Monday, March 11, 2013

Faunal ranges

I was in northern Vermont, specifically a semi-rural area near Burlington, for the past three days. I thought I would post here but ended up getting distracted. Anyway . . .

The fauna there is little different from here, with two major exceptions that I know of. One is the red squirrels, which we don't have here, as far as I've ever seen, even though Wikipedia claims otherwise. In my youth I noticed that the pine woods in Maine had almost exclusively red squirrels, whereas all I've ever seen in Connecticut are gray. Further south, in the D.C. area, you'll see black ones, which if I'm not mistaken (easy enough to look it up but I don't want to pretend omniscience about these matters) are actually a different color regime of the same species as the gray. If I'm wrong, let me know.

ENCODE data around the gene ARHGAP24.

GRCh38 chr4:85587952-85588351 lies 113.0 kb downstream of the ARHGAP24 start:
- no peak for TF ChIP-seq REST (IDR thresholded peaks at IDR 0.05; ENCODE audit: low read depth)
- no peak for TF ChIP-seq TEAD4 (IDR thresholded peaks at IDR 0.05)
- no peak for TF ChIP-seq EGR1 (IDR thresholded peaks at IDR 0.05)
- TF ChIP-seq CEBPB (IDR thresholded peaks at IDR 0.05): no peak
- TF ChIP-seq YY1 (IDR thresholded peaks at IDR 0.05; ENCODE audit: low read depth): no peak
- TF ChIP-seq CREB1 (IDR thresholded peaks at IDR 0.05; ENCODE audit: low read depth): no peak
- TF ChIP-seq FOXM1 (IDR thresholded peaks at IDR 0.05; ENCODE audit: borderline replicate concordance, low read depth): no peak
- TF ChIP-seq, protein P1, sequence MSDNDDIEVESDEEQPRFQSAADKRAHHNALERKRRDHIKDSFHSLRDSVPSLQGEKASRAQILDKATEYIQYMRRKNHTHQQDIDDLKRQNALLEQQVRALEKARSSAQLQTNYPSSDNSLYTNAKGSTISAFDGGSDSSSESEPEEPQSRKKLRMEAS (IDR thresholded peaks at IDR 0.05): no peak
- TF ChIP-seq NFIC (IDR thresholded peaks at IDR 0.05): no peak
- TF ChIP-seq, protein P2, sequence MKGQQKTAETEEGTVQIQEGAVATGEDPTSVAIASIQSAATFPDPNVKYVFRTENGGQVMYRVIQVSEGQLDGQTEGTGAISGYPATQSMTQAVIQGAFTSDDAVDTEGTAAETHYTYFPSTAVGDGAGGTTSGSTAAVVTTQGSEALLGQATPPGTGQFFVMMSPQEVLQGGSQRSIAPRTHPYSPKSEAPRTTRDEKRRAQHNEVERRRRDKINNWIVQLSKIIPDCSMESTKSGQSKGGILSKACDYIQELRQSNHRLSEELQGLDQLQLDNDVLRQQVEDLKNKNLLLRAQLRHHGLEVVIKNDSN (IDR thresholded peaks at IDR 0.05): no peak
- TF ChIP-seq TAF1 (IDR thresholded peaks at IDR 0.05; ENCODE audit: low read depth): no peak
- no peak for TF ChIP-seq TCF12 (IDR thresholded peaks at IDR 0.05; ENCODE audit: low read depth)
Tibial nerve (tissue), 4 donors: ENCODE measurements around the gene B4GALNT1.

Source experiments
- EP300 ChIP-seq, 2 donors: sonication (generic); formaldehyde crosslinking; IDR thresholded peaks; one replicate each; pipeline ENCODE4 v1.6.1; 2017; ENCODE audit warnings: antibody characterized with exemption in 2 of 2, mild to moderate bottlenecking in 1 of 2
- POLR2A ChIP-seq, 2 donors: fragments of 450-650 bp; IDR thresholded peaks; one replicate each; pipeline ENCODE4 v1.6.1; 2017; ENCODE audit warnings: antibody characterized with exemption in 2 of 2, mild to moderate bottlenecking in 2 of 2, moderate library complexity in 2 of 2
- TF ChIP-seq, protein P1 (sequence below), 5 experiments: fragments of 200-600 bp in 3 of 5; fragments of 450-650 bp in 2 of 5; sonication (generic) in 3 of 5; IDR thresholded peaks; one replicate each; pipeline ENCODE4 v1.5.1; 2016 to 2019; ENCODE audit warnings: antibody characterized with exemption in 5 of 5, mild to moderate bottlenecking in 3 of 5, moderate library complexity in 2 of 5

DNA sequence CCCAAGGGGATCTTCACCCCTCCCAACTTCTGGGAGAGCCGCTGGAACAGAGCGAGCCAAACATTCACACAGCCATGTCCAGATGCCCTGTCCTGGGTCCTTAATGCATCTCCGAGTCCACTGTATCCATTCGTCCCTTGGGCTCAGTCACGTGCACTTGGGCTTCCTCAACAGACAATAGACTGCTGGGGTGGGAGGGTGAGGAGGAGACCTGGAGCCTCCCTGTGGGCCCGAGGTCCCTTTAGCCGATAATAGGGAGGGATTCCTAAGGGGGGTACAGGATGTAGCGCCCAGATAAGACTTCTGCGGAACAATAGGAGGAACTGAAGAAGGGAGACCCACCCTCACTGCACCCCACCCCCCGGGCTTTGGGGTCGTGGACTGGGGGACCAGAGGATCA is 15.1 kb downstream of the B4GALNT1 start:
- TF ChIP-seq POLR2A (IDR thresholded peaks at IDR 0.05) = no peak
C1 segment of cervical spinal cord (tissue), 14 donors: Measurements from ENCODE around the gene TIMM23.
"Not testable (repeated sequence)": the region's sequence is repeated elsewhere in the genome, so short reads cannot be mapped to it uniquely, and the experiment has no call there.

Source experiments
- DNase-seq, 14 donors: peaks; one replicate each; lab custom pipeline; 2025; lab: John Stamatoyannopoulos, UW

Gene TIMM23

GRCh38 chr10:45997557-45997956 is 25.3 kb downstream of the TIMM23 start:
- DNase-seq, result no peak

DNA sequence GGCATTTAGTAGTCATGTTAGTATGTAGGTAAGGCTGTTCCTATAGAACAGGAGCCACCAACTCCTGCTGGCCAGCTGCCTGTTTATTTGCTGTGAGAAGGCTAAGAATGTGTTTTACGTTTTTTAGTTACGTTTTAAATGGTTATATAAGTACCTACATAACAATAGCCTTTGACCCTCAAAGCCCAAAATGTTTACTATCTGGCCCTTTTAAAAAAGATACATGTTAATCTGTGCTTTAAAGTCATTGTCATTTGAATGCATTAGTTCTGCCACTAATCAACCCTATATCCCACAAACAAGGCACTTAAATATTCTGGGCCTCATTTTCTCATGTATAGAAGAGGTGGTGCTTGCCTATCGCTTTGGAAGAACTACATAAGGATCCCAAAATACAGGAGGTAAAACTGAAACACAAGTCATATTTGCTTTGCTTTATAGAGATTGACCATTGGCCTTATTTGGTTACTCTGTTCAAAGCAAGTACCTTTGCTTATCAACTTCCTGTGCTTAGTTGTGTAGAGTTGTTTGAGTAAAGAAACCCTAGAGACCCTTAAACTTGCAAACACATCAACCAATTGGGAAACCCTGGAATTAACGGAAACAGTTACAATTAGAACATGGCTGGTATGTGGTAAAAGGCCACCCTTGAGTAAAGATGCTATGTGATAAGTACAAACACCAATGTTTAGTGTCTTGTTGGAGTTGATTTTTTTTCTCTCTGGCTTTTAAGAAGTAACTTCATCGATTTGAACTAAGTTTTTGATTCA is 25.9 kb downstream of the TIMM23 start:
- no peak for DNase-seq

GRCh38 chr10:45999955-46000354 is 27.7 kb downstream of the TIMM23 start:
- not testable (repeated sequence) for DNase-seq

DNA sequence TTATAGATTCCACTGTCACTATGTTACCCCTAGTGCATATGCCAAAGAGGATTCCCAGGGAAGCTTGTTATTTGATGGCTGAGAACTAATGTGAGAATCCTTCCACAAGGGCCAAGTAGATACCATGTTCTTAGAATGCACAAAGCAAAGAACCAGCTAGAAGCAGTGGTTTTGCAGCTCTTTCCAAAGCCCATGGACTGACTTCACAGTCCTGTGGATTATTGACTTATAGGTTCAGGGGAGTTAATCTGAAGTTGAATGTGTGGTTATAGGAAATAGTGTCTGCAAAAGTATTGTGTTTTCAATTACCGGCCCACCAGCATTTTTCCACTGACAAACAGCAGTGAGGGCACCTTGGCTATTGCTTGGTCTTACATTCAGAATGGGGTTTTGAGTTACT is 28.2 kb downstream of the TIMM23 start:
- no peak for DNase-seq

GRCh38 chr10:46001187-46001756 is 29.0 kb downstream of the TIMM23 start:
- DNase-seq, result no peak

The red ones are a different species, however. They're smaller, territorial (unlike the grays that will be seen in numbers at times), and specialize on conifer seeds. I happen to have a large patch of pine on my property, but it doesn't harbor any red squirrels that I'm aware of. For whatever reason, they seem to be more prevalent farther north. I have occasionally seen gray squirrels with a touch of red on their tails and sides, however. I wonder if they're capable of hybridizing after all, or if this is just a variation?

The second big differences is moose (mooses?). They used to come this far south in winter, which is why a nearby town is called Moosup. (Really. That's where the moose turned and went back up in early spring.) But they never make it south of Massachusetts any more. I have no idea why. Oh wait a minute, could it have something to do with the climate?

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